According to linguists Pukui and Elbert, "lsewhere in Polynesia, Hawaiʻi or a cognate is the name of the underworld or of the ancestral home, but in Hawaii, the name has no meaning". A somewhat divisive political issue arose in 1978 when the Constitution of the State of Hawaii added Hawaiian as a second official state language; the title of the state constitution is The Constitution of the State of Hawaii. Article XV, Section 1 of the Constitution uses The State of Hawaii. Diacritics were not used because the document, drafted in 1949, predates the use of the ʻokina and the kahakō in modern Hawaiian orthography; the exact spelling of the state's name in the Hawaiian language is Hawaiʻi. In the Hawaii Admission Act that granted Hawaiian statehood, the federal government recognized Hawaii as the official state name. Official government publications and office titles, the Seal of Hawaii use the traditional spelling with no symbols for glottal stops or vowel length. In contrast, the National and State Parks Services, the University of Hawaiʻi and some private enterprises implement these symbols.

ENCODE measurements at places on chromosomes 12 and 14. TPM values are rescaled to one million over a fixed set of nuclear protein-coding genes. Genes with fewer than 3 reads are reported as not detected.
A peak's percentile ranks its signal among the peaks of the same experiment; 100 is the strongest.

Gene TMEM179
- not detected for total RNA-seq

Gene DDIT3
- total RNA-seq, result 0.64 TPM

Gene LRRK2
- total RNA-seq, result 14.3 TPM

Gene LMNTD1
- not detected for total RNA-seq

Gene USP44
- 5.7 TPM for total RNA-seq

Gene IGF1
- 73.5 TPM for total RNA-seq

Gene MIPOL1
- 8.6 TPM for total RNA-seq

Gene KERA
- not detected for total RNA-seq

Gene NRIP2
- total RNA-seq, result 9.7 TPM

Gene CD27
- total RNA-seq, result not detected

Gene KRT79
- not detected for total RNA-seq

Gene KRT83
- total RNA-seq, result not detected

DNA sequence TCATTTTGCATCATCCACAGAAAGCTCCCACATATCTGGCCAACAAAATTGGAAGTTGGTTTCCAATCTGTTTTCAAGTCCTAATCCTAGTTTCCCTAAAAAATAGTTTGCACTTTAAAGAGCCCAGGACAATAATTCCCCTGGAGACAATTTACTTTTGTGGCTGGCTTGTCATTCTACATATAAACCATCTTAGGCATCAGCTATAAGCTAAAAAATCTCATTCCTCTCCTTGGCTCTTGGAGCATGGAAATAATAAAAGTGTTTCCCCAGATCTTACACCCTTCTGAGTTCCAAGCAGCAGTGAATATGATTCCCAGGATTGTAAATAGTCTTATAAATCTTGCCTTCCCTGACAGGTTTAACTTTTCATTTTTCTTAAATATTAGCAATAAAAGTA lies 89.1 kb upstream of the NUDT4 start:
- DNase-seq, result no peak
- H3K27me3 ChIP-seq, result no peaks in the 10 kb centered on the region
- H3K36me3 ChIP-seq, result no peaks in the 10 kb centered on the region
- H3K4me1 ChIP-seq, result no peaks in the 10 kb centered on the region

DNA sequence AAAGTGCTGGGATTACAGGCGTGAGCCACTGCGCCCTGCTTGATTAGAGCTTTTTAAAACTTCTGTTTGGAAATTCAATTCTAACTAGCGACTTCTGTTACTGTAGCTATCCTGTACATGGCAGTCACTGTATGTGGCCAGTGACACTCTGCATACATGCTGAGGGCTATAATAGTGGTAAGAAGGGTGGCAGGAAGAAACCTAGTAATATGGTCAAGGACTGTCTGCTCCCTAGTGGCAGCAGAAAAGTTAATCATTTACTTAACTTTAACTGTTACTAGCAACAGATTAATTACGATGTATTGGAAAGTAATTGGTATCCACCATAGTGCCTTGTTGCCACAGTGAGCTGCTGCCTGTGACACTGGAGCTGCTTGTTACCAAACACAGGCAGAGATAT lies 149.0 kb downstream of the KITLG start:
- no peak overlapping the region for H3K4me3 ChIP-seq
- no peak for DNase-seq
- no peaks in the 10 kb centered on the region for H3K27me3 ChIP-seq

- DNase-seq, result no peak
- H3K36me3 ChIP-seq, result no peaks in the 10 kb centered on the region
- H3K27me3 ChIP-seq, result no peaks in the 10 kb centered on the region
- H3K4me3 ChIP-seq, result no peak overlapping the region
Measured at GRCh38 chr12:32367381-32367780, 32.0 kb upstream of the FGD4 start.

No precedent for changes to U. S. state names exists since the adoption of the United States Constitution in 1789. However, the Constitution of Massachusetts formally changed the Province of Massachusetts Bay to the Commonwealth of Massachusetts in 1780, in 1819, the Territory of Arkansaw was created but was admitted to statehood as the State of Arkansas. There are eight main Hawaiian islands; the island of Niʻihau is managed by brothers Bruce and Keith Robinson. Access to uninhabited Kahoʻolawe island is restricted; the Hawaiian archipelago is located 2,000 mi southwest of the contiguous United States. Hawaii is the southernmost U. S. the second westernmost after Alaska. Hawaii, like Alaska, does not border any other U. S. state. It is the only U. S. state, not geographically located in North America, the only state surrounded by water and, an archipelago, the only state in which coffee is commercially cultivable. In addition to the eight main islands, the state has many smaller islets. Kaʻula is a small island near Niʻihau.
The Northwest Hawaiian Islands is a group of nine small, older islands to the northwest of Kauaʻi that extend from Nihoa to Kure Atoll. Across the archipelago are around 130 small rocks and islets, such as Molokini, which are either volcanic, marine sedimentary or erosional in origin. Hawaii's tallest mountain Mauna Kea is 13,796 ft above mean sea level; the Hawaiian islands were formed by volcanic activity initiated at an undersea magma source called the Hawaii hotspot. The process is continuing to build islands; because of the hotspot's location, all active land volcanoes are located on the southern half of Hawaii Island. The newest volcano, Lōʻihi Seamount, is located south of the coast of Hawaii Island; the last volcanic eruption outside Hawaii Island occurred